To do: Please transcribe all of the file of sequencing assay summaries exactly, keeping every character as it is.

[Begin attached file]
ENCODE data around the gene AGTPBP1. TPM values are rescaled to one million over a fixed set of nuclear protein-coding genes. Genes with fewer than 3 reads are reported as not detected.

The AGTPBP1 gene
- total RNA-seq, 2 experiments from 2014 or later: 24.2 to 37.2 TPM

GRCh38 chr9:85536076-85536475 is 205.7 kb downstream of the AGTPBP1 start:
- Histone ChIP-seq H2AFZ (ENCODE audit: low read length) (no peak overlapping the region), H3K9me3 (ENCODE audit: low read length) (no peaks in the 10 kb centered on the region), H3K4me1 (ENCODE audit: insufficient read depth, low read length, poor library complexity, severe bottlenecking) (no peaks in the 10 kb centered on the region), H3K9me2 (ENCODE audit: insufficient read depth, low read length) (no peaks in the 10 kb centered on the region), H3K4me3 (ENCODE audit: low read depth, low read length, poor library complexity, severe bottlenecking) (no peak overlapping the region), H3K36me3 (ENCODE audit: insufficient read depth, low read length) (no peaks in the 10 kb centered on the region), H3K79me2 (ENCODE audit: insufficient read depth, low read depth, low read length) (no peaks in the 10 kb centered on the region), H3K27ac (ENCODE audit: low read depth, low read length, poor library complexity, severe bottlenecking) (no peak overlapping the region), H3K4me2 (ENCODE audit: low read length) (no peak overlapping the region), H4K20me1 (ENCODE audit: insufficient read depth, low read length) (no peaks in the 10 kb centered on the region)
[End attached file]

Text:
ENCODE data around the gene AGTPBP1. TPM values are rescaled to one million over a fixed set of nuclear protein-coding genes. Genes with fewer than 3 reads are reported as not detected.

The AGTPBP1 gene
- total RNA-seq, 2 experiments from 2014 or later: 24.2 to 37.2 TPM

GRCh38 chr9:85536076-85536475 is 205.7 kb downstream of the AGTPBP1 start:
- Histone ChIP-seq H2AFZ (ENCODE audit: low read length) (no peak overlapping the region), H3K9me3 (ENCODE audit: low read length) (no peaks in the 10 kb centered on the region), H3K4me1 (ENCODE audit: insufficient read depth, low read length, poor library complexity, severe bottlenecking) (no peaks in the 10 kb centered on the region), H3K9me2 (ENCODE audit: insufficient read depth, low read length) (no peaks in the 10 kb centered on the region), H3K4me3 (ENCODE audit: low read depth, low read length, poor library complexity, severe bottlenecking) (no peak overlapping the region), H3K36me3 (ENCODE audit: insufficient read depth, low read length) (no peaks in the 10 kb centered on the region), H3K79me2 (ENCODE audit: insufficient read depth, low read depth, low read length) (no peaks in the 10 kb centered on the region), H3K27ac (ENCODE audit: low read depth, low read length, poor library complexity, severe bottlenecking) (no peak overlapping the region), H3K4me2 (ENCODE audit: low read length) (no peak overlapping the region), H4K20me1 (ENCODE audit: insufficient read depth, low read length) (no peaks in the 10 kb centered on the region)